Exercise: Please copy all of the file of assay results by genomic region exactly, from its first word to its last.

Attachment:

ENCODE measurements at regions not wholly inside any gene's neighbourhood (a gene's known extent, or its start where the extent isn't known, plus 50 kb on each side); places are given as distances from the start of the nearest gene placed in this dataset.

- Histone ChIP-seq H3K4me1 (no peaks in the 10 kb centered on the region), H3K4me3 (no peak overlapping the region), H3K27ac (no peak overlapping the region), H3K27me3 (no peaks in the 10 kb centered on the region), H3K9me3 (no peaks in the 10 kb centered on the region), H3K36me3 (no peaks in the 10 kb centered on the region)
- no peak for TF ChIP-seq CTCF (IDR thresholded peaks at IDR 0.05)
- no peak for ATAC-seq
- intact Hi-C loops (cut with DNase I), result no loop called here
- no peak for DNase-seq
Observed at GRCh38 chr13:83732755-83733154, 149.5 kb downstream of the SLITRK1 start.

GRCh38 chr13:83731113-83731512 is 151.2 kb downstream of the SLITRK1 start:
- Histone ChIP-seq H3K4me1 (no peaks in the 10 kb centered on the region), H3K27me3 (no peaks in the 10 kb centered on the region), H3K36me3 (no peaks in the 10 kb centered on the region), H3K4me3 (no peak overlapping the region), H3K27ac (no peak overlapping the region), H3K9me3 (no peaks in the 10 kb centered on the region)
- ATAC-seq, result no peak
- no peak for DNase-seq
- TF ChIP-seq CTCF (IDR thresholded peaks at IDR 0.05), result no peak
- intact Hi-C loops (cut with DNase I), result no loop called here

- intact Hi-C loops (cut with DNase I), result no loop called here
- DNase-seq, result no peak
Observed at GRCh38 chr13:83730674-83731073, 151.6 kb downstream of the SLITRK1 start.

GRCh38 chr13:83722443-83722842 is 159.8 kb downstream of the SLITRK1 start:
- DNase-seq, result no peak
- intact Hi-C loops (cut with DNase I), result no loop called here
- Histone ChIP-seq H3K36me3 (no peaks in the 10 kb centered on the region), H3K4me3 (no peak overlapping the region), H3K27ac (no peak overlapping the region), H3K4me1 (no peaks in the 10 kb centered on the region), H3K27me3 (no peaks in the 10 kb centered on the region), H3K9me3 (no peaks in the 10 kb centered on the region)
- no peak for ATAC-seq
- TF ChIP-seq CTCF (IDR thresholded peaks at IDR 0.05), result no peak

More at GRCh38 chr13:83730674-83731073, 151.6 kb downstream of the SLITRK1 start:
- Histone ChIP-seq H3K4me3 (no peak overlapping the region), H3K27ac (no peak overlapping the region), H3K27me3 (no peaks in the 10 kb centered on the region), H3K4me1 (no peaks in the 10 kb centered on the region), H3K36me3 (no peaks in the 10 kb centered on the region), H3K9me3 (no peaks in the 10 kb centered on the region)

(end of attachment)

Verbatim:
ENCODE measurements at regions not wholly inside any gene's neighbourhood (a gene's known extent, or its start where the extent isn't known, plus 50 kb on each side); places are given as distances from the start of the nearest gene placed in this dataset.

- Histone ChIP-seq H3K4me1 (no peaks in the 10 kb centered on the region), H3K4me3 (no peak overlapping the region), H3K27ac (no peak overlapping the region), H3K27me3 (no peaks in the 10 kb centered on the region), H3K9me3 (no peaks in the 10 kb centered on the region), H3K36me3 (no peaks in the 10 kb centered on the region)
- no peak for TF ChIP-seq CTCF (IDR thresholded peaks at IDR 0.05)
- no peak for ATAC-seq
- intact Hi-C loops (cut with DNase I), result no loop called here
- no peak for DNase-seq
Observed at GRCh38 chr13:83732755-83733154, 149.5 kb downstream of the SLITRK1 start.

GRCh38 chr13:83731113-83731512 is 151.2 kb downstream of the SLITRK1 start:
- Histone ChIP-seq H3K4me1 (no peaks in the 10 kb centered on the region), H3K27me3 (no peaks in the 10 kb centered on the region), H3K36me3 (no peaks in the 10 kb centered on the region), H3K4me3 (no peak overlapping the region), H3K27ac (no peak overlapping the region), H3K9me3 (no peaks in the 10 kb centered on the region)
- ATAC-seq, result no peak
- no peak for DNase-seq
- TF ChIP-seq CTCF (IDR thresholded peaks at IDR 0.05), result no peak
- intact Hi-C loops (cut with DNase I), result no loop called here

- intact Hi-C loops (cut with DNase I), result no loop called here
- DNase-seq, result no peak
Observed at GRCh38 chr13:83730674-83731073, 151.6 kb downstream of the SLITRK1 start.

GRCh38 chr13:83722443-83722842 is 159.8 kb downstream of the SLITRK1 start:
- DNase-seq, result no peak
- intact Hi-C loops (cut with DNase I), result no loop called here
- Histone ChIP-seq H3K36me3 (no peaks in the 10 kb centered on the region), H3K4me3 (no peak overlapping the region), H3K27ac (no peak overlapping the region), H3K4me1 (no peaks in the 10 kb centered on the region), H3K27me3 (no peaks in the 10 kb centered on the region), H3K9me3 (no peaks in the 10 kb centered on the region)
- no peak for ATAC-seq
- TF ChIP-seq CTCF (IDR thresholded peaks at IDR 0.05), result no peak

More at GRCh38 chr13:83730674-83731073, 151.6 kb downstream of the SLITRK1 start:
- Histone ChIP-seq H3K4me3 (no peak overlapping the region), H3K27ac (no peak overlapping the region), H3K27me3 (no peaks in the 10 kb centered on the region), H3K4me1 (no peaks in the 10 kb centered on the region), H3K36me3 (no peaks in the 10 kb centered on the region), H3K9me3 (no peaks in the 10 kb centered on the region)